Dirt cheap, I’ve had my handy little knife for about six years and it’s still as sharp as the day I bought it. (Actually, it seems to get sharper and sharper. Either that, or my other knives are getting duller and duller.) I use mine for everything: slicing crusty baguettes, tomatoes, perfectly-diced beets, cutting up fruit, and a gazillion other things. It does every job with the greatest of ease and its small size also makes it fabulous for space-challenged cooks.
Update: After decades of great service, mine finally bit the dust as it was no match for a large block of well-aged slab of cheese. This particular knife has been discontinued but happily, Wusthof has replaced the knife with the Silverpoint “Brunch” knife.
Related Links and Posts
Kitchen Cutlery (Amazon)
I’d like to introduce you to someone you may not have heard of: Véronique Mauclerc. But I hope on your next visit to Paris, or if you live here, you’ll make the trip to see her gorgeous and very special bakery.
Early each morning at Véronique’s boulangerie in the 19th arrondissement, the bleary bakers start mixing the organic flour at 2am after torching-up the wood-fired oven, only one of four in Paris (and there’s only two people that know how to fix it in the city.) So if you’re wondering what you’re doing in the middle of nowhere, it’s because an oven this special just can’t be moved.
And what a magnificent oven it is! As the morning continues, and perhaps the coffee kicks in, the bakers start adding wood until the temperature of the oven’s just right for baking bread, 275C (about 530F). Then each hand-shaped loaf is baked off to crackly-crusty perfection.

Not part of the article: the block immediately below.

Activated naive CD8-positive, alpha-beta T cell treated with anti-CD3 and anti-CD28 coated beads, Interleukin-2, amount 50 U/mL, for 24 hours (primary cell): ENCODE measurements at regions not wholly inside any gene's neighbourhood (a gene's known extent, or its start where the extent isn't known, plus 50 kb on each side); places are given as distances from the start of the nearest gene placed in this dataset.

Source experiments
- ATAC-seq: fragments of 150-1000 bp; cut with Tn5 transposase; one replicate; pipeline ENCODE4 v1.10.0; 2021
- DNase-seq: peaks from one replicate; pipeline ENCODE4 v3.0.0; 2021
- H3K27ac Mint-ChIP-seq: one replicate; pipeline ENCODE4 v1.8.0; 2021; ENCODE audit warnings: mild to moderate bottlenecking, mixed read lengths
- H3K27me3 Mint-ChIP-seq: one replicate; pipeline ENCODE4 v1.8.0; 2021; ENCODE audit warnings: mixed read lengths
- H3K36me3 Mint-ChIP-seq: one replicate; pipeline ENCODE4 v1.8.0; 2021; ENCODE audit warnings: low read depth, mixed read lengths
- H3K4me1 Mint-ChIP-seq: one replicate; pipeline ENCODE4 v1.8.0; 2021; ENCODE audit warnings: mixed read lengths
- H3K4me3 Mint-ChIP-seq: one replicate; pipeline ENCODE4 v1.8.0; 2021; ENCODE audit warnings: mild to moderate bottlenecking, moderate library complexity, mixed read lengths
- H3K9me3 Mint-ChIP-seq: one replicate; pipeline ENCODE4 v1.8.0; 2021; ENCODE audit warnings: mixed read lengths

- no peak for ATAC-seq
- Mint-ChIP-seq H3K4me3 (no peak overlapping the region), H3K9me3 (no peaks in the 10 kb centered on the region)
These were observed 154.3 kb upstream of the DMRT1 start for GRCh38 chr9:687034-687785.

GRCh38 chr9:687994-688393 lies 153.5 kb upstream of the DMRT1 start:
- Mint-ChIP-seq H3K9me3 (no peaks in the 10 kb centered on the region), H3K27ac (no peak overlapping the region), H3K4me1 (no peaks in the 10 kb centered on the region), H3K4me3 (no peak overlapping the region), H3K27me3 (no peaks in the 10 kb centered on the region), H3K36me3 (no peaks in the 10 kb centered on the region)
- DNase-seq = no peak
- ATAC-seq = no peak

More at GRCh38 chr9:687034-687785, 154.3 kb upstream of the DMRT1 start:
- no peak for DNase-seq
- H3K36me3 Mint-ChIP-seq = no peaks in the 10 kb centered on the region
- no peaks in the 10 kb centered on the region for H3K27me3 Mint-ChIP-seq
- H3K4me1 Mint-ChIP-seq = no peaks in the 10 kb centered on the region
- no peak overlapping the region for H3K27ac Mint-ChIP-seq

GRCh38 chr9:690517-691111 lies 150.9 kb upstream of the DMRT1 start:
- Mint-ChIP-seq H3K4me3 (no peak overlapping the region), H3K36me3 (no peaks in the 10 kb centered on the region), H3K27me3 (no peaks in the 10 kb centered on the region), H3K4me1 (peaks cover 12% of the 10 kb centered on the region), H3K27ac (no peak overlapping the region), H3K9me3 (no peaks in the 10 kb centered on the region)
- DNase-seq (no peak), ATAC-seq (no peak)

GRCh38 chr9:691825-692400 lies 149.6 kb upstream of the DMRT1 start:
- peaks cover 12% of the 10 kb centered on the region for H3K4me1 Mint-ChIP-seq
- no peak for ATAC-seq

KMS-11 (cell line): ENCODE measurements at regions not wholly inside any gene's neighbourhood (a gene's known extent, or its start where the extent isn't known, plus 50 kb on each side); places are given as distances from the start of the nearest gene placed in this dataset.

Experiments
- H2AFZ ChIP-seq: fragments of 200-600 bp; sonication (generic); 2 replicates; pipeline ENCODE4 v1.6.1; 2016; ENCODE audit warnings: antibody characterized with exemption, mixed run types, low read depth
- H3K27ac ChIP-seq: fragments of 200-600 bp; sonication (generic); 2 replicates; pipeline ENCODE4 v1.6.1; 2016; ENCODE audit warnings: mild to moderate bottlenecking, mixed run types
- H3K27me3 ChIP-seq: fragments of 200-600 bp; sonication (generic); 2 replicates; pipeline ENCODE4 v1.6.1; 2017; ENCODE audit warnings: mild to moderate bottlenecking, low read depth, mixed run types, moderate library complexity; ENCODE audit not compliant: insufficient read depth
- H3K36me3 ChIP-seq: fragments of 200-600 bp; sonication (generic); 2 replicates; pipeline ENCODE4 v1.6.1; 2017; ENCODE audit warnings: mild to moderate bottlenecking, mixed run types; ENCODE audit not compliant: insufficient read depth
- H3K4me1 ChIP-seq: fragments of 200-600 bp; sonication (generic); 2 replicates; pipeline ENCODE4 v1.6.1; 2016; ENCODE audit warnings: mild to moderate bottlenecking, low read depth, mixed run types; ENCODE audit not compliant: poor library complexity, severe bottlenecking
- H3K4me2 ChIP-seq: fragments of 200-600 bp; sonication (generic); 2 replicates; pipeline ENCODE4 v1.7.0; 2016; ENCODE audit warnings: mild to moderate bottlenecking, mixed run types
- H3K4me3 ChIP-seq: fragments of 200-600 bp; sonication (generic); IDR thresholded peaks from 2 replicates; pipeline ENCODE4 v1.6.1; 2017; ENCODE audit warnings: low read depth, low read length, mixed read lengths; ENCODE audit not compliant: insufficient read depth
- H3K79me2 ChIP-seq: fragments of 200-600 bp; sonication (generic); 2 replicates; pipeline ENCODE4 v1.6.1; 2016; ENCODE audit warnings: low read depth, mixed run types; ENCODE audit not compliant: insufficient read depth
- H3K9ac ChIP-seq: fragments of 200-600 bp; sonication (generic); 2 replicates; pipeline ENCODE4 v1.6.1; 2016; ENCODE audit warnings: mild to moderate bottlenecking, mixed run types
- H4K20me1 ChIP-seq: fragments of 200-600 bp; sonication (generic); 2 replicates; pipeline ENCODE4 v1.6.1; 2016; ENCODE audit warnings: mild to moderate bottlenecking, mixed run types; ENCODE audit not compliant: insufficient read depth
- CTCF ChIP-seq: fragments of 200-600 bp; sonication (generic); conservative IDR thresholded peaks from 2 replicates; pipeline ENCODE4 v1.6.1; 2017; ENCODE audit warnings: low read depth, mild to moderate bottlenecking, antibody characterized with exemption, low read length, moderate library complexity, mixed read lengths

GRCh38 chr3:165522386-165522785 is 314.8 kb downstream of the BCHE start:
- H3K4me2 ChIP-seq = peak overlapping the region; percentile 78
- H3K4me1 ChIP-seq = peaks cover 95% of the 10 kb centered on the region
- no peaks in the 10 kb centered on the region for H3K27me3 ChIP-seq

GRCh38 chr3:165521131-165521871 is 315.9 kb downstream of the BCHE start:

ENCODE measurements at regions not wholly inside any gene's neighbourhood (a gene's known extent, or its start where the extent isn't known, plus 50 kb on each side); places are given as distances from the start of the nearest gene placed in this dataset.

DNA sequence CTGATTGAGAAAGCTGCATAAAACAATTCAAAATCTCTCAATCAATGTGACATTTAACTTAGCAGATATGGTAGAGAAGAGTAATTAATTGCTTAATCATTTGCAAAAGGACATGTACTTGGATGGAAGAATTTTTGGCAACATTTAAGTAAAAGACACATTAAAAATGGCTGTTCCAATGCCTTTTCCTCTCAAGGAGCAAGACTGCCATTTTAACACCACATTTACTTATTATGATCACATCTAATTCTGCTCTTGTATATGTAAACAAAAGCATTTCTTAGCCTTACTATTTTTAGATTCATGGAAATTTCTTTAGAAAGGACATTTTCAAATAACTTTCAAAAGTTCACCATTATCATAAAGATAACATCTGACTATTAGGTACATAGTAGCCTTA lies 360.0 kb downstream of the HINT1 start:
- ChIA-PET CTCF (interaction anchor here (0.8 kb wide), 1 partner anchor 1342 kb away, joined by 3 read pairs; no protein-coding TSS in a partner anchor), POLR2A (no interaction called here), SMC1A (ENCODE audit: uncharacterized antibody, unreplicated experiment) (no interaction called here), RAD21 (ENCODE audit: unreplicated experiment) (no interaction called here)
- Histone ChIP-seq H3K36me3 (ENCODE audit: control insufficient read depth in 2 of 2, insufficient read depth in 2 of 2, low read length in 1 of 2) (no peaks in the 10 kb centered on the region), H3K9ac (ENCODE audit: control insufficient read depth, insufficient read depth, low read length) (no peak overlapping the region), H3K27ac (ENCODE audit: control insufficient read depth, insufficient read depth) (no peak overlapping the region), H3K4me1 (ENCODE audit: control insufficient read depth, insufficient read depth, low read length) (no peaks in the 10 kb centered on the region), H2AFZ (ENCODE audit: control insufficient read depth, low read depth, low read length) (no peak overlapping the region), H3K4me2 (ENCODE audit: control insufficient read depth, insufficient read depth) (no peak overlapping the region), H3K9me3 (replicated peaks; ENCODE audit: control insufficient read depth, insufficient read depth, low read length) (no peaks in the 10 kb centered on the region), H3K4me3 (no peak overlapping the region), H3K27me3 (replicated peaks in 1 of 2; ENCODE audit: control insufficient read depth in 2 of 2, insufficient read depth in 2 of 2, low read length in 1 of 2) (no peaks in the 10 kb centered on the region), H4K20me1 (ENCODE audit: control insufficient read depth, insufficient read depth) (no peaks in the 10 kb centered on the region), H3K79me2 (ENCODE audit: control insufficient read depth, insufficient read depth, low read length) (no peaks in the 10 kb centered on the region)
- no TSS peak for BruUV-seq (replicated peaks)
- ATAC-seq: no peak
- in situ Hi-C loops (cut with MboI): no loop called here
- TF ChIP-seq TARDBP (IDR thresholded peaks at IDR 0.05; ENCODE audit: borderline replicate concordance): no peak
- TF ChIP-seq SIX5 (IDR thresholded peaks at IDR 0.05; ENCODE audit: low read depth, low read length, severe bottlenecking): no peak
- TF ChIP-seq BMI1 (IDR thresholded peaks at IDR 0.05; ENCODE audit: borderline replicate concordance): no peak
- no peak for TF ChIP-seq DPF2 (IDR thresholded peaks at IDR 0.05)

Her incredibly beautiful oven can hold up to 100 loaves at a time, but you’d never know she could reach such capacity when you see the small, carefully-crafted loaves of bread on display in the bakery, which is listed as a historic monument in Paris.
As you probably have guessed by now, I’m quite different from the other Parisians. Aside from my less-than-stellar command of the language and a rather bizarre desire not to walk right into others on the sidewalk, I don’t buy that many baguettes.
It’s not that I don’t like them. (Baguettes, I mean—although I like Parisians too…except when they walk right into you.) It’s just that we eat so much bread around here and I have a preference for heartier, more rustic breads, often loaves riddled with seeds, and heavy with les multigrains. And lately Apollonia Poilâne has been spearheading efforts to wean Parisians off baguettes too, although from the looks of things, she’s not having much of an impact: Locals still line up before lunch and then return before dinner for their fresh, crackly baguette at their local boulangerie.
Did you know the word ‘baguette‘ means ‘stick’ or ‘wand’ in French and if you want chopsticks in an Asian restaurant, you ask for “les baguettes, s’il vous plaît”? And I can’t tell you how many dinners I’ve been to where the discussion about which bakery, and where, has a better baguette caused nearly violent disagreement. There’s even a contest with a Grand Prix in Paris to come up with a winner every year.
Here’s my list of Ten Great Things To Eat in Paris – things that I think you shouldn’t miss!